Logitechmediaserver plus squeezelite IMO is by a large margin the best streaming solution out there.
It is flexible, it is opensource, it is highest quality, it is widely used, it is actively supported and it is free. Not to forget, there are plenty of quality apps on iOS and Android available as remotes. 
I'm neither a big fan of MPD based systems (Volumio, Rune, Moode,...),  even worse UPNP based systems, nor some other weird Windows (JRiver) originated solutions.

piCorePlayer - makes a (almost) perfect OS, as base for a single purpose Audio streaming solution.

piCorePlayer (pCP)

It's basically a single purpose OS - an audio streaming OS. 
pCP is a very, very slim OS. It requires less then 100MB.
The underlying OS (TinyCore) is a real "diet" OS.

It's greatest features:

pCP fully resides in RAM while up'n running.
There'll be pretty much no SD-card interaction during operation!
And still, on a PI3 we've got plenty of RAM left for our streaming task.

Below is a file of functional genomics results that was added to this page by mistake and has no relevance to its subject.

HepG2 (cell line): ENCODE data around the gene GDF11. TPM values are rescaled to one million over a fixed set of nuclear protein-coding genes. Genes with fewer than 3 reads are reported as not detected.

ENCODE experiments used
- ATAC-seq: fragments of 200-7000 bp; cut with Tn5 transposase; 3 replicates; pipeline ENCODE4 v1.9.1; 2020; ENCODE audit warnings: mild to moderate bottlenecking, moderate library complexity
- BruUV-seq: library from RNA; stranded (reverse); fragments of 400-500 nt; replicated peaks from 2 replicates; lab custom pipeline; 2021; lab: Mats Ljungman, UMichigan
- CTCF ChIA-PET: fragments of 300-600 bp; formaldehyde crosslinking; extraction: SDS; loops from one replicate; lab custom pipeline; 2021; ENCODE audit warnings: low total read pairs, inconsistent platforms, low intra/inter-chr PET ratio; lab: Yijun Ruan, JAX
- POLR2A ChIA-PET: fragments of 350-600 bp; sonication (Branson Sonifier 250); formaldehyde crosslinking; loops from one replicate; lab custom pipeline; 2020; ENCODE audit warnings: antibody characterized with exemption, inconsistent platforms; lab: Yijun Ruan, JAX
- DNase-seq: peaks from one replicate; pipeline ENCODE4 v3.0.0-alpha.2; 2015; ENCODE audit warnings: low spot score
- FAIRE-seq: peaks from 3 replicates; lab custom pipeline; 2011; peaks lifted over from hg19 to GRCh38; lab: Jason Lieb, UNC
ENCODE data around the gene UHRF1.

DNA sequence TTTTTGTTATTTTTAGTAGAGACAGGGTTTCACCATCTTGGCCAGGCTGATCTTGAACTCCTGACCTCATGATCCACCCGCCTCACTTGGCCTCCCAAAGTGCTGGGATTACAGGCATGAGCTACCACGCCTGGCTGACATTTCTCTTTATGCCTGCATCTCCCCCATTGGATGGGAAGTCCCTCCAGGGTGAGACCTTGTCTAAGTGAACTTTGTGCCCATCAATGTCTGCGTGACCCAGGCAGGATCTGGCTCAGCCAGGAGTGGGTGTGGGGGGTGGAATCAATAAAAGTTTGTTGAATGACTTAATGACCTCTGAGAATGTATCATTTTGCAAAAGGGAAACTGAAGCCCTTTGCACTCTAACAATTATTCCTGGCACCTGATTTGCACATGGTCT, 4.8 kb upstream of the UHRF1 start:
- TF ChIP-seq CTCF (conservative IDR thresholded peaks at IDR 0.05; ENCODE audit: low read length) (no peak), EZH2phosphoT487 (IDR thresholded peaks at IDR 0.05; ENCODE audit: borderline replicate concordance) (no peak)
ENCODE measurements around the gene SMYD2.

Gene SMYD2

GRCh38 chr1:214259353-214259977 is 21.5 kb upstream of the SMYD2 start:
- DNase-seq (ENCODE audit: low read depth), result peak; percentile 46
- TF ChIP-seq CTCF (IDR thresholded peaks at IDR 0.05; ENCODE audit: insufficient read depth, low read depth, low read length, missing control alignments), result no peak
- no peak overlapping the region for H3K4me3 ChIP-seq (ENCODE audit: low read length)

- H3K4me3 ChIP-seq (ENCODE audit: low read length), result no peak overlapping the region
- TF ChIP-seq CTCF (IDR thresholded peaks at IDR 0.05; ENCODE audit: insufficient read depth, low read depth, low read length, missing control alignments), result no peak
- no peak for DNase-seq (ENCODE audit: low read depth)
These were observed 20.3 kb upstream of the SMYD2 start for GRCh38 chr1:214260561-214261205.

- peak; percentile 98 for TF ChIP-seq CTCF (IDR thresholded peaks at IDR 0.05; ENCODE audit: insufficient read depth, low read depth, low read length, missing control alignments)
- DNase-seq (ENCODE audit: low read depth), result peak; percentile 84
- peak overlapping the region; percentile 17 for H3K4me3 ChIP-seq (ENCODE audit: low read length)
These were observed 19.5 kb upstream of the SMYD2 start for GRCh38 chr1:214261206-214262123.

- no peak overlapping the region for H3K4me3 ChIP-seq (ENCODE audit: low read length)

pCPs base OS (TinyCore), makes it difficult to tweak though. However.
The pCP folks offer some tools 
to do some tweaking. I'll come back on that later.

pCP offers squeezelite as main audio engine. All what's needed to get going. 

pCP also offers LogitechMediaServer (LMS) as optional package for the RPI. 
You just have to enable it. And it'll work.
With LMS onboard things get tricky. LMS adds quite some extra load and noise. The lag on the remote apps is pretty annoying. 
A rescan of the database with several thousands tracks takes ages. If you then want to support multiple clients from that server, things get funny. 

If you look for a serious and powerful server performance, you better use your/a PC as LMS server.
I'm using a Broadwell i5 NUC as Linux server. I also use that very same NUC as day2day desktop machine - running the latest Ubuntu. 

I would not recommend a NAS as server. Usually these are quite inflexible. 

Running Windows and OSX servers would never be my first choice either. 

There's a reason why pretty much the entire server/cloud world is based on Unix/Linux systems!!! 

Let's continue with piCorePlayer.

I'll skip the basic SD-card image installation procedure. Downloading and writing an SD-image to an SD card should be a known to most readers. There are also numerous guides out there how to do it.

NOTE: Make sure you download and install the "Audio Optimized Version" of piCorePlayer.

Let's start shaping up your Audio streaming engine step by step:

Part 2: piCorePlayer settings
Part 3: squeezelite and DAC settings
Part 4: pcP Advanced Tuning Measures 
Part 5: Building a tailored squeezelite binary
Part 6: DSD - DOP and native  
Part 7: Realtime kernel
Part 8: Network Dongle
Part 9: Hub Control